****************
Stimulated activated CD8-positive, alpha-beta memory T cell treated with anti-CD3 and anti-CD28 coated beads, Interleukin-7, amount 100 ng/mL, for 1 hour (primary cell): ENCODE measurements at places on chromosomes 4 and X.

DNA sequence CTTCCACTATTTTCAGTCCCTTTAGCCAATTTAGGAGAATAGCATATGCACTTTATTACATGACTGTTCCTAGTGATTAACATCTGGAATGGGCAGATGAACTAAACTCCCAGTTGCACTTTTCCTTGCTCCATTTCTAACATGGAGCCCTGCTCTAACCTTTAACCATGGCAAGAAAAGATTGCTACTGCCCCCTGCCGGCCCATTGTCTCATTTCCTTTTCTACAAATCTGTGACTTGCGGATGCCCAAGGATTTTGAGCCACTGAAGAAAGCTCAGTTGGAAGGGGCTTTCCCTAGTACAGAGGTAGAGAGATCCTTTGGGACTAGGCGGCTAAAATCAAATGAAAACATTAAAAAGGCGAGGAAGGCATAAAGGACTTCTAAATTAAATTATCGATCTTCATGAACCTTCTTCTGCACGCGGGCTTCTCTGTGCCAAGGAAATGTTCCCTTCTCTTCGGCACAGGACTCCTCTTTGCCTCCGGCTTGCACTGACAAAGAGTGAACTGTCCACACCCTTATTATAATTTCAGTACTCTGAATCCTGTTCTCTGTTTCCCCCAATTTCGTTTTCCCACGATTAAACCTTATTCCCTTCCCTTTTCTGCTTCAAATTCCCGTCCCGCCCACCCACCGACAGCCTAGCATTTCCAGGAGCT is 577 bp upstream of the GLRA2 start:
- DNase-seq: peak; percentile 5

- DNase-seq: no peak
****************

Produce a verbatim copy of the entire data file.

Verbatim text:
Stimulated activated CD8-positive, alpha-beta memory T cell treated with anti-CD3 and anti-CD28 coated beads, Interleukin-7, amount 100 ng/mL, for 1 hour (primary cell): ENCODE measurements at places on chromosomes 4 and X.

DNA sequence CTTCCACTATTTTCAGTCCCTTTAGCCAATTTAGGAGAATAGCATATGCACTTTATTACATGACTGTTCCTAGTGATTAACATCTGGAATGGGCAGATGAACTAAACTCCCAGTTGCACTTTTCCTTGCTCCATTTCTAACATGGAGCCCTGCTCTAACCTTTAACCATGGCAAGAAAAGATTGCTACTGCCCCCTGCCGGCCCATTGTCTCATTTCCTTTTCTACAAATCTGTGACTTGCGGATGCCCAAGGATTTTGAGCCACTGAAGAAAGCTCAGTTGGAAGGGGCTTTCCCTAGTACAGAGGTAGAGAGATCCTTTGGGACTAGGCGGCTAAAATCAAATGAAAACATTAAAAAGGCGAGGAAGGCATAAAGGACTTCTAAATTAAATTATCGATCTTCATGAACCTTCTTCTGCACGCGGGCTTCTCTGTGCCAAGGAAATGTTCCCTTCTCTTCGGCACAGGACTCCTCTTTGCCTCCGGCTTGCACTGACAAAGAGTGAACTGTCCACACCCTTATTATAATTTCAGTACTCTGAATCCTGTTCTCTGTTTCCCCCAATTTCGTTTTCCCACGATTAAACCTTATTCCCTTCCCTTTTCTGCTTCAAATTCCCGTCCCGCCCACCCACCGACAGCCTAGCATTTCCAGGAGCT is 577 bp upstream of the GLRA2 start:
- DNase-seq: peak; percentile 5

- DNase-seq: no peak